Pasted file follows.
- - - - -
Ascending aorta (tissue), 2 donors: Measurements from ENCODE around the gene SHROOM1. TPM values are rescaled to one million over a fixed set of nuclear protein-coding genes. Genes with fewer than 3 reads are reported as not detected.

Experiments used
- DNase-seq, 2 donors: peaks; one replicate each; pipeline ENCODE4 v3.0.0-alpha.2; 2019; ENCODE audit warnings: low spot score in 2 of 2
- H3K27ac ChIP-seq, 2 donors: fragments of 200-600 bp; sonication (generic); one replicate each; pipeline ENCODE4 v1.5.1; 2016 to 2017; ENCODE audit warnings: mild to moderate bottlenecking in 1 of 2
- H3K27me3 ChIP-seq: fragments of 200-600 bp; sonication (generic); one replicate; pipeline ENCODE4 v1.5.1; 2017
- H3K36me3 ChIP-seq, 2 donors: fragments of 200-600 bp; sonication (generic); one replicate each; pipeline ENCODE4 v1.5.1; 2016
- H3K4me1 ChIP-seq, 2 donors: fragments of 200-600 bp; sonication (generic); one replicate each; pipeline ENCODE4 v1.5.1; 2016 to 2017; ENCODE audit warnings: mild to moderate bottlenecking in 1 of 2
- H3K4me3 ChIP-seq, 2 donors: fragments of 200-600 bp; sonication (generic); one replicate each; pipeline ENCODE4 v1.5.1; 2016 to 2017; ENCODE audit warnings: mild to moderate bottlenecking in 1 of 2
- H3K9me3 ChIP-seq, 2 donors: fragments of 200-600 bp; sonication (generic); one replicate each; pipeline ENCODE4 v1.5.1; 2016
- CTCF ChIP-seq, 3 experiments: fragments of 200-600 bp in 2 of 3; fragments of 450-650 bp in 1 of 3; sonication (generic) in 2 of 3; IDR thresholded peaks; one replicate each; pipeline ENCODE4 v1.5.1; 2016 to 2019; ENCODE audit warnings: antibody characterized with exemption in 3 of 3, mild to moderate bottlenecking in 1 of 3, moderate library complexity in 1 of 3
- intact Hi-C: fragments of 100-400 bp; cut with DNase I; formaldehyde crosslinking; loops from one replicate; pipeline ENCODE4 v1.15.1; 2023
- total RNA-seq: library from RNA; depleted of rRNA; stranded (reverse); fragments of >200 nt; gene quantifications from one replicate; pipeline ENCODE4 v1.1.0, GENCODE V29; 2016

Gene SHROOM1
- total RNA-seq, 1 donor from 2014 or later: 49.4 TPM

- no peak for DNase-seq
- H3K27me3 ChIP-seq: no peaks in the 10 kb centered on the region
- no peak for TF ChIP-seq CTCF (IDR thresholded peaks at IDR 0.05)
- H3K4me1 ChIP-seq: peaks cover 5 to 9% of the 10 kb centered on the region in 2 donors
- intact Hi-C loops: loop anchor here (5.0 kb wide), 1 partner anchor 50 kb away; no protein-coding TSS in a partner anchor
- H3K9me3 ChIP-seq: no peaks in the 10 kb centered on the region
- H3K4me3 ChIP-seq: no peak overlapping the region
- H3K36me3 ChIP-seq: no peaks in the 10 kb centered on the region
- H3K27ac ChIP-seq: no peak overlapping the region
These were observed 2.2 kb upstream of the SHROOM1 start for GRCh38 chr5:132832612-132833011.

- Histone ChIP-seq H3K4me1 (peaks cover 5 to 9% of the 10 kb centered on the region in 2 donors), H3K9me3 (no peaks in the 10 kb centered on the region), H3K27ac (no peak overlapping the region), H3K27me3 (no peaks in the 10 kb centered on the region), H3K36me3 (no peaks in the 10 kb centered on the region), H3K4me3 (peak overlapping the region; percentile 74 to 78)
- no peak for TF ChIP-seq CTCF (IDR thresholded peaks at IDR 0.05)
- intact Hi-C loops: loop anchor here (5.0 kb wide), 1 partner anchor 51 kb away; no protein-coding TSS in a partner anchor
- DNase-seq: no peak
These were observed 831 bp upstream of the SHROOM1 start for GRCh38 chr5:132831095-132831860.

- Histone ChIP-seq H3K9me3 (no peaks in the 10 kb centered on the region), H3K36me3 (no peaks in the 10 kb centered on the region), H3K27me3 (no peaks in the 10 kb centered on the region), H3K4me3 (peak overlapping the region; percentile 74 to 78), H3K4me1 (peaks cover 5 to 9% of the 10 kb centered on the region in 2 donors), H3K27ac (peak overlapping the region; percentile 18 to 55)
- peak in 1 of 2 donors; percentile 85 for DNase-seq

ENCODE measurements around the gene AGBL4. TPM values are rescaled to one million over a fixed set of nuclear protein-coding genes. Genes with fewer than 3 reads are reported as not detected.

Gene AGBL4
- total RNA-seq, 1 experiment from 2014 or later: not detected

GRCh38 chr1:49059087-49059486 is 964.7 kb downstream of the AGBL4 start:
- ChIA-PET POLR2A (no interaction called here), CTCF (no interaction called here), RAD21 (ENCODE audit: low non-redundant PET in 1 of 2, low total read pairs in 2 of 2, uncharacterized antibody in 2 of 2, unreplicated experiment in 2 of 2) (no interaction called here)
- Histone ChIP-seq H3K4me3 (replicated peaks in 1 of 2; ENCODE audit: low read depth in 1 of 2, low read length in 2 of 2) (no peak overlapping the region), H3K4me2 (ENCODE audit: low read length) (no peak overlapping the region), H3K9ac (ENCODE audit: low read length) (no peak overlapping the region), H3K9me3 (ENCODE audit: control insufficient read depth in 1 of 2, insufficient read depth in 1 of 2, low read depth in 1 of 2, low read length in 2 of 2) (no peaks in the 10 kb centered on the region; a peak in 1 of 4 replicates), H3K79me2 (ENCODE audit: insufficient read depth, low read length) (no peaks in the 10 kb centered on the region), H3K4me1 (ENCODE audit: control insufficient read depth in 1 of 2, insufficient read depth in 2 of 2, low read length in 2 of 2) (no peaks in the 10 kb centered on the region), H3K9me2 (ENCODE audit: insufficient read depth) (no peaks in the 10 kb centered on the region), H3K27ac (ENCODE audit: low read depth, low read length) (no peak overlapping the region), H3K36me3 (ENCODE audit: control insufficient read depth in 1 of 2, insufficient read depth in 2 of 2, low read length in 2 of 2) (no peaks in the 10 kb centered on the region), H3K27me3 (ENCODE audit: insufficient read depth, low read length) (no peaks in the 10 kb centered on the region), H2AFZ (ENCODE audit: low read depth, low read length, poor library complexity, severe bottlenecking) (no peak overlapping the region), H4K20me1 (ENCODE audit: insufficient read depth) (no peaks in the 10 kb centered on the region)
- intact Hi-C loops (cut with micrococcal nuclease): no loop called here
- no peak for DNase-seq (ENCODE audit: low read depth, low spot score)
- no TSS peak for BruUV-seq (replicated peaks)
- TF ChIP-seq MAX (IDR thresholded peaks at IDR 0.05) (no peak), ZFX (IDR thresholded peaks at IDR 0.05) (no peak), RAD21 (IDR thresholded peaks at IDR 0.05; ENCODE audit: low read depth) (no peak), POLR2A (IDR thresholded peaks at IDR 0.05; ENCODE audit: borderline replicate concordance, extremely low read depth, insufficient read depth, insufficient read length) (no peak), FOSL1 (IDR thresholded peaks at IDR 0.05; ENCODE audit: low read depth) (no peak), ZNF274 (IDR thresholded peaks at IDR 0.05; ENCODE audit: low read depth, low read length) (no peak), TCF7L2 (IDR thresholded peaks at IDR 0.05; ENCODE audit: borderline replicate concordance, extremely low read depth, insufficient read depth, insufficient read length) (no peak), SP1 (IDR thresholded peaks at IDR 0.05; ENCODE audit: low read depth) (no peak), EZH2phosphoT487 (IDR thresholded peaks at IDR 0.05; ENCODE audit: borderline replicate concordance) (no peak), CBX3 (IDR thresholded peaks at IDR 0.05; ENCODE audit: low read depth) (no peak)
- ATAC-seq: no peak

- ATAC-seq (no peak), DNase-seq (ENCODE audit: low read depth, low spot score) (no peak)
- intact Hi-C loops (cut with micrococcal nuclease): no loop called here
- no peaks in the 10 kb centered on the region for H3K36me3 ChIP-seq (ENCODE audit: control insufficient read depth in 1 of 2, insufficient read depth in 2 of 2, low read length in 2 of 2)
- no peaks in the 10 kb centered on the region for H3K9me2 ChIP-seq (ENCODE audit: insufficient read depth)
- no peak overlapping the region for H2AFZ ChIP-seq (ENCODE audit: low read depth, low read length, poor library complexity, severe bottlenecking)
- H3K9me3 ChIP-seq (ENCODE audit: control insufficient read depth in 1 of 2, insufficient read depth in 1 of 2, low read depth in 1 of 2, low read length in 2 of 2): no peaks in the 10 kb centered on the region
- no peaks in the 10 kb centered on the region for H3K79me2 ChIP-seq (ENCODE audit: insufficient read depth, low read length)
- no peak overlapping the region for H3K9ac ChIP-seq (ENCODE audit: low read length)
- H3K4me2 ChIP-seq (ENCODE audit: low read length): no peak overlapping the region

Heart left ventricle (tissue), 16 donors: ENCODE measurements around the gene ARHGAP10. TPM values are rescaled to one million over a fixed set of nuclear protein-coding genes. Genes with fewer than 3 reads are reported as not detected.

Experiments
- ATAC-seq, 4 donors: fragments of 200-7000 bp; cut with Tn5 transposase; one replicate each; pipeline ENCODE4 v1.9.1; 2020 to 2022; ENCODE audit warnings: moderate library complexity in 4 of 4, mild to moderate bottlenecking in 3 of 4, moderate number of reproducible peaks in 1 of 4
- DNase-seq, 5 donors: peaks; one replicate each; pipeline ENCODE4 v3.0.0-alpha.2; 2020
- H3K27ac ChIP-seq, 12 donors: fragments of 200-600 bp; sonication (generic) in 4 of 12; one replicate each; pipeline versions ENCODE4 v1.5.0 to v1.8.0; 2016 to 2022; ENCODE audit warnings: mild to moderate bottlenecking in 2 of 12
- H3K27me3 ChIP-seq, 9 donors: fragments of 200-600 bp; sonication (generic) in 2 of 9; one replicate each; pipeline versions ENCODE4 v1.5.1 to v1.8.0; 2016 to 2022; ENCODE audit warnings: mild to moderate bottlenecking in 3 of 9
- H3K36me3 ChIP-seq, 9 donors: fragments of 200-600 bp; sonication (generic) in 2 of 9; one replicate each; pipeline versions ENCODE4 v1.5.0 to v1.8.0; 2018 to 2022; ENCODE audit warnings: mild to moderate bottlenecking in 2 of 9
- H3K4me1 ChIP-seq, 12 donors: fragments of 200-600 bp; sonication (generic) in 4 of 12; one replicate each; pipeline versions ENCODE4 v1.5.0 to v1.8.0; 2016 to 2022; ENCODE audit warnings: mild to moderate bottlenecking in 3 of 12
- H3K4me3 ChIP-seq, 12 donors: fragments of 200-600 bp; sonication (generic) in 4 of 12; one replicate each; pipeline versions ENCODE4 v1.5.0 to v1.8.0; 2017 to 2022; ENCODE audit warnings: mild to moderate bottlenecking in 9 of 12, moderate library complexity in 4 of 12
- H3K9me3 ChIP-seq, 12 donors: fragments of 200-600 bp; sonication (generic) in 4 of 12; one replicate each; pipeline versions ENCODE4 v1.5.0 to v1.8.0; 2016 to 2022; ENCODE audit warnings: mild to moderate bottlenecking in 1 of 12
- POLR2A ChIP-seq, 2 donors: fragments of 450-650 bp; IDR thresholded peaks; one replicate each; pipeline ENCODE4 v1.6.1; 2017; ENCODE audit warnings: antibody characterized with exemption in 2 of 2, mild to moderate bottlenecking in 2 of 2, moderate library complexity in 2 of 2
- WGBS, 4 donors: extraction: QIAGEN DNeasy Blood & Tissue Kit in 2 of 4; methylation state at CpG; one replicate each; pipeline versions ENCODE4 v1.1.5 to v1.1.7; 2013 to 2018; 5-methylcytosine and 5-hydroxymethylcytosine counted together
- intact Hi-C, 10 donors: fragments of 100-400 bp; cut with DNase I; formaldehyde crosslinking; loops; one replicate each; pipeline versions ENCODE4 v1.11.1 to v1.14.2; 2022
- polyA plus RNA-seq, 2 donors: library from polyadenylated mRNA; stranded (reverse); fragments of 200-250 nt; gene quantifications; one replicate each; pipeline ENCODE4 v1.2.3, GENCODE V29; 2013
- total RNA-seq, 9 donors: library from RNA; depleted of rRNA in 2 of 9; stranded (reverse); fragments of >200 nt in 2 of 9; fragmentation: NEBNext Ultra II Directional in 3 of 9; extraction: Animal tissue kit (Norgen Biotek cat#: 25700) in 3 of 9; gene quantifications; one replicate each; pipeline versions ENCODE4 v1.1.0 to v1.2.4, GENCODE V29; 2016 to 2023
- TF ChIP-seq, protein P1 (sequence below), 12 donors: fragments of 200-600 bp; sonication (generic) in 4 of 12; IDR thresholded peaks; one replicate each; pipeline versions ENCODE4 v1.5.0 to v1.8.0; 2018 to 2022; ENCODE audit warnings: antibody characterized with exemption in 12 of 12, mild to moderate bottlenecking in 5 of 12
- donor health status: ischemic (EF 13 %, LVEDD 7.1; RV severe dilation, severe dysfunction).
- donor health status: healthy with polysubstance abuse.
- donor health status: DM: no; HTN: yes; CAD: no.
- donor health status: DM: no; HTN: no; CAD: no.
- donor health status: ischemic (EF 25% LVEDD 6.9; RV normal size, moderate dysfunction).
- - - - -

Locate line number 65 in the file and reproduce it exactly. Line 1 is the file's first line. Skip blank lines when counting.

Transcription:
- polyA plus RNA-seq, 2 donors: library from polyadenylated mRNA; stranded (reverse); fragments of 200-250 nt; gene quantifications; one replicate each; pipeline ENCODE4 v1.2.3, GENCODE V29; 2013